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I am trying to solve this exercise, It seems easy this, but I can not understand the contraints -rules, It says:

  1. the number may be represented on one or two hands;
  2. if the number is represented on two hands, the larger number is given first

    The rule number 2 I can not understand for example if it says 3, I have 3, 2+1, 1+2 (this not because its repeated), if it says 6 we have 6, 5+1, 4+2, 3+3, 2+4 + 1+5 but the correct output is 3, can someone guide me in this problem?? for 7 is 2, and 8 is 2, 9 is 1, and 10 is 1.

this is my code:

import java.util.Scanner;

class j1 {

    public static void main(String args[]) {
        Scanner sc = new Scanner(System.in);
        int tot = 5;
        int n = sc.nextInt();
        int sum = 0;
        int count = 1;

        for (int i = 1; i <= tot; i++) {

            for (int j = 1; j <= tot; j++) {
                sum = i + j;
                if (sum == n) {

                    System.out.println(i);
                    System.out.println(j);
                    count++;
                }
              }


        }

        System.out.println(count);
        sc.close();
    }
}
share|improve this question
    
what is yo question? –  Tae-Sung Shin Sep 17 '12 at 4:06
6  
The larger number is given first. That means that 1+2 is invalid, as are also 2+4 and 1+5. Also, 6 is invalid because we are presumably talking non-mutated, normal human hands (range 0..5)! Therefore there are 3 ways to express "6": 5+1, 4+2, 3+3 –  lc. Sep 17 '12 at 4:07
    
The statement of the problem sounds ambiguous. For the example 6, any of the answers 5+1, 4+2, and 3+3 satisfies requirement 2, so unless there's another requirement specifying that the subcomponents must be as close to equal as possible, it's not clear why only 3+3 is correct. –  Jim Garrison Sep 17 '12 at 4:07
    
@JimGarrison The problem asks for the number of correct solutions. The correct output is 3 because 5+1, 4+2, and 3+3 are the 3 solutions. –  irrelephant Sep 17 '12 at 4:12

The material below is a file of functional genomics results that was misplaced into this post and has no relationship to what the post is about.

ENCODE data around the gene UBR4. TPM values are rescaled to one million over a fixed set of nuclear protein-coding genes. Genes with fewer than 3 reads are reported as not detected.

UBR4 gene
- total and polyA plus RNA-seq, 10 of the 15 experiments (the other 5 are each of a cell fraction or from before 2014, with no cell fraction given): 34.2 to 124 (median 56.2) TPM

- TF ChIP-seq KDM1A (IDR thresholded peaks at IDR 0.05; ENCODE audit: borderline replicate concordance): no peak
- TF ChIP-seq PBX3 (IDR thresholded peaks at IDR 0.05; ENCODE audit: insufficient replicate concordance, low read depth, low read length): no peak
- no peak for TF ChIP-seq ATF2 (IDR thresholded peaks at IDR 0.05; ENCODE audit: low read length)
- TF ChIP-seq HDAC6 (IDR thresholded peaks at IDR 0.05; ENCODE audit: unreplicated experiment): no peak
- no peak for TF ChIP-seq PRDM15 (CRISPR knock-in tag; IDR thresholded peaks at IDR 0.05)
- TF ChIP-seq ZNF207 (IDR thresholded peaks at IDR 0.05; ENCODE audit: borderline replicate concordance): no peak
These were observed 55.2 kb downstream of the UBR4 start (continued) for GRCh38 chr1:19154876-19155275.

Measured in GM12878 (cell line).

2  
@koyuki of course, 5+2 and 4+3. –  0605002 Sep 17 '12 at 4:29

2 Answers 2

up vote 2 down vote accepted

Its simple - if you are going to give the number using both the hands (2 hands) then you will first need to give the larger number which comprises the overall number -

eg for 7 (4+3 OR 5+2) when represented using 2 hands - give 4 first !

other option for 7 (3+4, 2+5) are invalid since it will make us to list the smaller number first which violates the rule #2

share|improve this answer
    
Why wouldn't 5+2 be counted first? 5 > 4. –  Makoto Sep 17 '12 at 4:14
    
and if I have 8? –  koyuki Sep 17 '12 at 4:14
    
Ok understood it thanks –  koyuki Sep 17 '12 at 4:28

The number of the second hand must always be less than or equal to the number of the first hand. I believe the code below will work.

import java.util.Scanner;

class j1 {

    public static void main(String args[]) {
        Scanner sc = new Scanner(System.in);
        int tot = 5;
        int n = sc.nextInt();
        int sum = 0;
        int count = 1;

        for (int i = 1; i <= tot; i++) {

            for (int j = 1; j <= i; j++) {
                sum = i + j;
                if (sum == n) {

                    System.out.println(i);
                    System.out.println(j);
                    count++;
                }
              }


        }

        System.out.println(count);
        sc.close();
    }
}
share|improve this answer
    
you copy -paste my code –  koyuki Sep 17 '12 at 4:15
    
Yeah I'm not seeing any difference with the code sample either. –  Makoto Sep 17 '12 at 4:18
    
There's one difference: the condition of the inner loop - j <= i where the question has j <= tot. –  0605002 Sep 17 '12 at 4:24
    
Fair enough; go ahead and edit your answer a bit (clean it up with using some unique variable names) so I could change my vote. –  Makoto Sep 17 '12 at 4:33

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